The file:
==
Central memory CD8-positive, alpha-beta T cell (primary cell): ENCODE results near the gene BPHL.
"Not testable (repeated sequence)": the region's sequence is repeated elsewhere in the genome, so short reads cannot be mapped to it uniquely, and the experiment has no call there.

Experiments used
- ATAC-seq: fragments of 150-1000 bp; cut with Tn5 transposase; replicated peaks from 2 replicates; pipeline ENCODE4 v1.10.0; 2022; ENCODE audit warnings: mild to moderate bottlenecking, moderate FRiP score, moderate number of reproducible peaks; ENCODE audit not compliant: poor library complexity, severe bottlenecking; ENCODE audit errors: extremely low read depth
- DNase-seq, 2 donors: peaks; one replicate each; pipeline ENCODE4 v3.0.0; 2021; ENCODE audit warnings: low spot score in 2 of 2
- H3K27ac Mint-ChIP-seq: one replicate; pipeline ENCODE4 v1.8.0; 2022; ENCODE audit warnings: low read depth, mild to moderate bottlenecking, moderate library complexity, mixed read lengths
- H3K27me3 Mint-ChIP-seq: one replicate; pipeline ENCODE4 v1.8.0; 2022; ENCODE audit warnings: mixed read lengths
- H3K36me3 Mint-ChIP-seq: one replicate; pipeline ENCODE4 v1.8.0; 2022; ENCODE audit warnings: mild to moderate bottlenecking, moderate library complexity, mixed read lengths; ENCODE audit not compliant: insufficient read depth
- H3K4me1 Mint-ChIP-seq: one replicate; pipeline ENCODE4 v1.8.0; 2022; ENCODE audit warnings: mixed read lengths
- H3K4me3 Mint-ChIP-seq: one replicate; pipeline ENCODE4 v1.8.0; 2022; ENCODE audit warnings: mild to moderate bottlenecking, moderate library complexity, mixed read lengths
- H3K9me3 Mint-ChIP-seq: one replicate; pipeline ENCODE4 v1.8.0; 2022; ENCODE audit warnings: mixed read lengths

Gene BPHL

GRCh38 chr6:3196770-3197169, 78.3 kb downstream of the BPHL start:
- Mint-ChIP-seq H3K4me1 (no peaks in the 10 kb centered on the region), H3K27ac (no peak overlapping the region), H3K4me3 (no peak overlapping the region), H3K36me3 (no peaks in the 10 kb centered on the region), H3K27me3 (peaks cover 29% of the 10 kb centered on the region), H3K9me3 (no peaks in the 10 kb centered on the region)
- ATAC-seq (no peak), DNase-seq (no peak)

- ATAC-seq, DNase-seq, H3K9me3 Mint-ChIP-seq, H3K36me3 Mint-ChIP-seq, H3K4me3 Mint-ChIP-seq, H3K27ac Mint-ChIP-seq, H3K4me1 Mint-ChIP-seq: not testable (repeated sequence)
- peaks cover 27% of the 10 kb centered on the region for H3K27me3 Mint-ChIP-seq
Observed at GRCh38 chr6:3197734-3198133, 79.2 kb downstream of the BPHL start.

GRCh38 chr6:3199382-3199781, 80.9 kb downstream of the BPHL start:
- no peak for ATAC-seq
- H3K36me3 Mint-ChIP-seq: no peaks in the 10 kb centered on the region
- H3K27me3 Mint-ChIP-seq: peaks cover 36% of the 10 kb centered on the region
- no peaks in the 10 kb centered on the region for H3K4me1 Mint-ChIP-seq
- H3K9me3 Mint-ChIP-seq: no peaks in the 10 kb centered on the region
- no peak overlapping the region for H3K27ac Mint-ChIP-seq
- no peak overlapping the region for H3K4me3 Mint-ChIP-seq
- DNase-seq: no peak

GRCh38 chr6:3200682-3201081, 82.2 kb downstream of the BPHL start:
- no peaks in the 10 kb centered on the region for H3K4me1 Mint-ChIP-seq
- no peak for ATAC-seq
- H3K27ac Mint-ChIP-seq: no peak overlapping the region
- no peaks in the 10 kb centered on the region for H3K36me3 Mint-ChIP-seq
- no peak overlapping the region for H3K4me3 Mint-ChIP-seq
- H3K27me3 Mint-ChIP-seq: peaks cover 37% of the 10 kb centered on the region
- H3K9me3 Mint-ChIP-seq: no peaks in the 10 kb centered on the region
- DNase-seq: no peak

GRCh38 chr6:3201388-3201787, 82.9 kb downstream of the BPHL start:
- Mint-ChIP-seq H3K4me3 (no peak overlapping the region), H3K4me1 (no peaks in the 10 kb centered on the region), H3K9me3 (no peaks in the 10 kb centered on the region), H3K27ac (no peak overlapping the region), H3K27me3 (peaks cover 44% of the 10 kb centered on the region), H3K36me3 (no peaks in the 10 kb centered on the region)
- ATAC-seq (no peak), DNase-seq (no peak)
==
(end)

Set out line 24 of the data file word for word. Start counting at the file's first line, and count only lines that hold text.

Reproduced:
- H3K9me3 Mint-ChIP-seq: no peaks in the 10 kb centered on the region